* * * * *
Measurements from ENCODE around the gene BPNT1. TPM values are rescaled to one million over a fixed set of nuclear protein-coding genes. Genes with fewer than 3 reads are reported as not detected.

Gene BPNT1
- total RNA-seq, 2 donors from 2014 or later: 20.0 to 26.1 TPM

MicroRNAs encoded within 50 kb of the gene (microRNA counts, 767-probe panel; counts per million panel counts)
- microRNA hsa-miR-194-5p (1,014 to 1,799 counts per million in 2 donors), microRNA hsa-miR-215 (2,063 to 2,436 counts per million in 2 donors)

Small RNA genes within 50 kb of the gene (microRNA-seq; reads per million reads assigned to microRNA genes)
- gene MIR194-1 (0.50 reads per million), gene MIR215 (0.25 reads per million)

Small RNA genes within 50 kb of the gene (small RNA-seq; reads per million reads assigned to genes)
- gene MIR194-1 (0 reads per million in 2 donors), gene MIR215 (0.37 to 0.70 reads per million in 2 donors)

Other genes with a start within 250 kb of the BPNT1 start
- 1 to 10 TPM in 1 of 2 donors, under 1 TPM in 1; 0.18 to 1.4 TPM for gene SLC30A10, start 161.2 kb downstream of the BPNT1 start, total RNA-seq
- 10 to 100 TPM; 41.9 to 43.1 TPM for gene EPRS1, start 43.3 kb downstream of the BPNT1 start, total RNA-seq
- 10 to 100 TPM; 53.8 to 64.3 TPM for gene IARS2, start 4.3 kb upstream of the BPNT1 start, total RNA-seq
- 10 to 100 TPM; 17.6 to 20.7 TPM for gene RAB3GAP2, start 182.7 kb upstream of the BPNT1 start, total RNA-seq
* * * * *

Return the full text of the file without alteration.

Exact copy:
Measurements from ENCODE around the gene BPNT1. TPM values are rescaled to one million over a fixed set of nuclear protein-coding genes. Genes with fewer than 3 reads are reported as not detected.

Gene BPNT1
- total RNA-seq, 2 donors from 2014 or later: 20.0 to 26.1 TPM

MicroRNAs encoded within 50 kb of the gene (microRNA counts, 767-probe panel; counts per million panel counts)
- microRNA hsa-miR-194-5p (1,014 to 1,799 counts per million in 2 donors), microRNA hsa-miR-215 (2,063 to 2,436 counts per million in 2 donors)

Small RNA genes within 50 kb of the gene (microRNA-seq; reads per million reads assigned to microRNA genes)
- gene MIR194-1 (0.50 reads per million), gene MIR215 (0.25 reads per million)

Small RNA genes within 50 kb of the gene (small RNA-seq; reads per million reads assigned to genes)
- gene MIR194-1 (0 reads per million in 2 donors), gene MIR215 (0.37 to 0.70 reads per million in 2 donors)

Other genes with a start within 250 kb of the BPNT1 start
- 1 to 10 TPM in 1 of 2 donors, under 1 TPM in 1; 0.18 to 1.4 TPM for gene SLC30A10, start 161.2 kb downstream of the BPNT1 start, total RNA-seq
- 10 to 100 TPM; 41.9 to 43.1 TPM for gene EPRS1, start 43.3 kb downstream of the BPNT1 start, total RNA-seq
- 10 to 100 TPM; 53.8 to 64.3 TPM for gene IARS2, start 4.3 kb upstream of the BPNT1 start, total RNA-seq
- 10 to 100 TPM; 17.6 to 20.7 TPM for gene RAB3GAP2, start 182.7 kb upstream of the BPNT1 start, total RNA-seq